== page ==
Canada nears end to long, tortuous search for military rescue planes

OTTAWA — Canada's long search for new rescue planes for the military is nearly over as the federal government showed off the first of 16 new aircraft on Canadian soil Friday.

The unveiling at Canadian Forces Base Comox, B.C., follows more than 15 years of controversy and start-stop effort to buy replacements for the ancient Buffalo and older-model Hercules aircraft used by the military to save Canadians every year.

That included Stephen Harper's Conservative government restarting the search for a new plane more than a decade ago after the military was accused of stacking the deck for the multibillion-dollar contract in favour of one particular plane.

The government receives about 10,000 distress calls a year, and while most are handled by the provinces or territories, with police and volunteers tasked with responding, the military answers about 750 of the highest-risk calls.

Military search-and-rescue personnel often use specialized airplanes and helicopters to parachute or rappel into remote areas, such as mountains, the High Arctic or one of Canada’s three oceans to respond to plane crashes and sinking ships.

"Airbus is really proud to be able to celebrate this important milestone: the arrival of the first out of 16 fixed wing search and rescue C295 at Canadian Forces Base Comox," said Airbus Defence and Space CEO Dirk Hoke in a statement. "Despite the current pandemic, we are confident of achieving the program target of six deliveries by the end of this year."

Yet the arrival of the first of the planes, a model the government is dubbing the Kingfisher, does not mark the end of the ride: the Royal Canadian Air Force must still do months of tests on the new aircraft and train search-and-rescue crews.

Troy Crosby, who oversees military procurement at the Department of National Defence, says the Kingfisher fleet won't start to fly full missions until mid-2022 — two years later than planned.

"It was going to be earlier than that," said Crosby. "It's a delay from what we had originally anticipated."

As a result, the current fleet of six DHC-5 Buffalo aircraft and seven CC-130H Hercules planes — all of which are around 50 years old — will continue to fly even though the two fleets were supposed to be retired five and three years ago, respectively.

Maintenance requirements for the aircraft have grown with age and spare parts have become harder to find, with officials getting parts from a museum in Trenton, Ont., in 2014 to fix one broken Hercules.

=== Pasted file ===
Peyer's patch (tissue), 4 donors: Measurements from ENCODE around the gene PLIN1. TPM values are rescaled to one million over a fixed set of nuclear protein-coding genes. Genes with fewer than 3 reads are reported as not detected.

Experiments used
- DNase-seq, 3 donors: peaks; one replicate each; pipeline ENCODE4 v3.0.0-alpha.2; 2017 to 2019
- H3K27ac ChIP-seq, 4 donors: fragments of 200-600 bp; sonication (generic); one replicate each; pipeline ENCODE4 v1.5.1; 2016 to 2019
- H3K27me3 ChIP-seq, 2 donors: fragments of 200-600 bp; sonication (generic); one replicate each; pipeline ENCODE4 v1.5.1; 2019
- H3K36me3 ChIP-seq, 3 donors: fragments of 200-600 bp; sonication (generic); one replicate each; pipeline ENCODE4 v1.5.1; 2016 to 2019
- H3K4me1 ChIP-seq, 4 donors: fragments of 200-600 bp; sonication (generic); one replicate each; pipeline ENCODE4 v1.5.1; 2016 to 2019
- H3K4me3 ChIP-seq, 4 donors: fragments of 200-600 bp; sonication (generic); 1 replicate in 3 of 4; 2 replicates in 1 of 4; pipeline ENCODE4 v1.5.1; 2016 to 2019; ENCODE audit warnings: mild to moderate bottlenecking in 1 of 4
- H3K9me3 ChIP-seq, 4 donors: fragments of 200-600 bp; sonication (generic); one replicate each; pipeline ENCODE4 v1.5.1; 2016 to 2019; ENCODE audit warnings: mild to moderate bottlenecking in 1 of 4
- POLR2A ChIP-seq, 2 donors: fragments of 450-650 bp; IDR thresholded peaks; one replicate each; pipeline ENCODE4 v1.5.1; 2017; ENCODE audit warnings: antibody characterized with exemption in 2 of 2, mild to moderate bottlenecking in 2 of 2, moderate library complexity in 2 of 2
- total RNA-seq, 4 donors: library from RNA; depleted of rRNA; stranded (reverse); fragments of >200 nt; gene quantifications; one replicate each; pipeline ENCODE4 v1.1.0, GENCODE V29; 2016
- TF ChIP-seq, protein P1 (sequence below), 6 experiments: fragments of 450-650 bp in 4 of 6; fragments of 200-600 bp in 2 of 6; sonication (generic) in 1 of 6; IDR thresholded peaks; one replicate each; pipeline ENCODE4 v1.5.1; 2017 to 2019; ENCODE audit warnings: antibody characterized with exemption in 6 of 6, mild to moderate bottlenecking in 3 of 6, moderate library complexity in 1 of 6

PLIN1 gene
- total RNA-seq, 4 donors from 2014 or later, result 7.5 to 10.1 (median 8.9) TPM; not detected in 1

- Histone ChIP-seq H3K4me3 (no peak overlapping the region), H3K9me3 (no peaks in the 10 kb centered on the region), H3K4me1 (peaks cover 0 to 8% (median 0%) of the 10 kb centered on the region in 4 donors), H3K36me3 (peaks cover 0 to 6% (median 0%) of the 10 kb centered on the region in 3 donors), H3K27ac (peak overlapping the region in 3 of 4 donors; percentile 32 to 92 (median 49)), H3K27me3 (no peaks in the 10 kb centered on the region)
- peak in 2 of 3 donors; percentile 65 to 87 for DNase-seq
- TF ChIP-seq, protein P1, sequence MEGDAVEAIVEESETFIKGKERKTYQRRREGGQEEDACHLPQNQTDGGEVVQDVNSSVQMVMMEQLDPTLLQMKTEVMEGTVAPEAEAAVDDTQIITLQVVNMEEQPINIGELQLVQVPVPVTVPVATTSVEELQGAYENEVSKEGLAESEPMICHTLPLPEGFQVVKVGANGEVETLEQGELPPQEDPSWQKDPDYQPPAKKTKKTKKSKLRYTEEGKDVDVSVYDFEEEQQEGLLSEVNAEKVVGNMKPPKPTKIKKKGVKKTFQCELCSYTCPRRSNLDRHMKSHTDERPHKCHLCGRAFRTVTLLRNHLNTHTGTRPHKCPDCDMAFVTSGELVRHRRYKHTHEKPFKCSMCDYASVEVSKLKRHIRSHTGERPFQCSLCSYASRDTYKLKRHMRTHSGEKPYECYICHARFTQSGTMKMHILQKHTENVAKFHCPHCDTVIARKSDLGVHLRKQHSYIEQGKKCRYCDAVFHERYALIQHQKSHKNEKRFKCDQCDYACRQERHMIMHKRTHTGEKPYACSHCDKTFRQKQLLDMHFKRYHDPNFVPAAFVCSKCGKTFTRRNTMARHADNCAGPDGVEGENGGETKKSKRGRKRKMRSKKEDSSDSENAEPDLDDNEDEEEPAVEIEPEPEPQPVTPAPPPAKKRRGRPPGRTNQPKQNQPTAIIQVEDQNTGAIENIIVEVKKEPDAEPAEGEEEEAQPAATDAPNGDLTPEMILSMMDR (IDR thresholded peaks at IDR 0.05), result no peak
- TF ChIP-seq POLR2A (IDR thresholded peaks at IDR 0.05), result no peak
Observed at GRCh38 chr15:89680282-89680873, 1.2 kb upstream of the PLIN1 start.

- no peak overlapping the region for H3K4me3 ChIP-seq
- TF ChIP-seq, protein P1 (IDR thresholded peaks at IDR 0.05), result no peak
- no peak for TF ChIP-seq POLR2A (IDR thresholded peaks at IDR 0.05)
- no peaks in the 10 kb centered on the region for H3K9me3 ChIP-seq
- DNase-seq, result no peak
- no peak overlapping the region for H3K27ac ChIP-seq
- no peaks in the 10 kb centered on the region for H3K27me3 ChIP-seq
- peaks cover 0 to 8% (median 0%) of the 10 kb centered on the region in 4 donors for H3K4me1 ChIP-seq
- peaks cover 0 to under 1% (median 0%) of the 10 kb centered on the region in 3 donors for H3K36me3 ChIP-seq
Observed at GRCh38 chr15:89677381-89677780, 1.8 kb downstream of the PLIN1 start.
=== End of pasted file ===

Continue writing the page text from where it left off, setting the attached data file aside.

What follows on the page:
Canada's auditor general also raised concerns about the state of the aircraft in a scathing report in 2013, noting the Buffalo aircraft were unavailable on 119 occasions in 2011. In five of those cases, no other airplane was available.

While the military had planned to have the Kingfisher flying missions by the end of this year, procurement officials in April 2019 expressed concern that schedule was too aggressive because of the complexities involved in transitioning from the Buffaloes and Hercules to the Kingfishers.

Crosby said the schedule was set several years ago, before the scope and potential challenges of getting the aircraft in service were clearly understood.

There was also a disagreement between the Royal Canadian Air Force and Airbus late last year over the plane's manuals.

The COVID-19 pandemic led to further problems as the Air Force sought to do checks and certifications before flying the plane from Spain, where it was built, back to Canada for the official unveiling. The hope in January was for that to happen by the end of spring.

Despite the delays, Crosby said the project — which includes an option to pay Airbus $2.4 billion more to have the company maintain the plane for another 15 years — remains on budget and the hope is for two more Kingfishers to make the journey to Canada by the end of the year.

""It's a big milestone with that first operational aircraft coming across from Spain," he said. "And the airplanes are going to be ready for us at a pretty steady rate."

This report by The Canadian Press was first published Sept. 25, 2020.

Note to readers: This is a corrected story. A previous version misspelled Troy Crosby's last name.

© Kamloops This Week